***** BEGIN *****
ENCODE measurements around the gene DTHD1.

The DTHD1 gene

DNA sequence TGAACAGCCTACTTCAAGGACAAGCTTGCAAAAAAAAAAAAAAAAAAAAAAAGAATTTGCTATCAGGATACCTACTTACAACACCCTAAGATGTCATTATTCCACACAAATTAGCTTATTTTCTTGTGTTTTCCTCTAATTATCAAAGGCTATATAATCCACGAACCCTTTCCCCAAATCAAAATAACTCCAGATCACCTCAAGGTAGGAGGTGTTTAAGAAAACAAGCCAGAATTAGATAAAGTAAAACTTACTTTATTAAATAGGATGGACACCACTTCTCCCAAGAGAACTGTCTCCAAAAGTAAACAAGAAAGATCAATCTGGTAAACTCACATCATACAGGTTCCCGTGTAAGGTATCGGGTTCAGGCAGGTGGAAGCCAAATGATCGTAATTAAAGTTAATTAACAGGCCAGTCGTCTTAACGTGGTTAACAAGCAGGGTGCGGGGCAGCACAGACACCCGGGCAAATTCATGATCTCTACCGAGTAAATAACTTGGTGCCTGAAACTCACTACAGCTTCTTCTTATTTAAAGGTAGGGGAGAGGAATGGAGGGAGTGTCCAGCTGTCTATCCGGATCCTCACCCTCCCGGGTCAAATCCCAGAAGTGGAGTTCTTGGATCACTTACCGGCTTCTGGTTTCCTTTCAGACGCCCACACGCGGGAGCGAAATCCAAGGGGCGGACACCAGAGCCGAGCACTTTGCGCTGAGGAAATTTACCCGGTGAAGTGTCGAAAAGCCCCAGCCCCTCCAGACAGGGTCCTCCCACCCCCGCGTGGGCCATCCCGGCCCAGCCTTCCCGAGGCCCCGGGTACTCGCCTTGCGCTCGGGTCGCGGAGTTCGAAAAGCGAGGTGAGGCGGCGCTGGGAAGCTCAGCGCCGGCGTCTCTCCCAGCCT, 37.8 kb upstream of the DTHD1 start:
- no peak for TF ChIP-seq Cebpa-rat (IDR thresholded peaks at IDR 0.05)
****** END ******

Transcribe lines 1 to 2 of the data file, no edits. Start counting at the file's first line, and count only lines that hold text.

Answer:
ENCODE measurements around the gene DTHD1.

The DTHD1 gene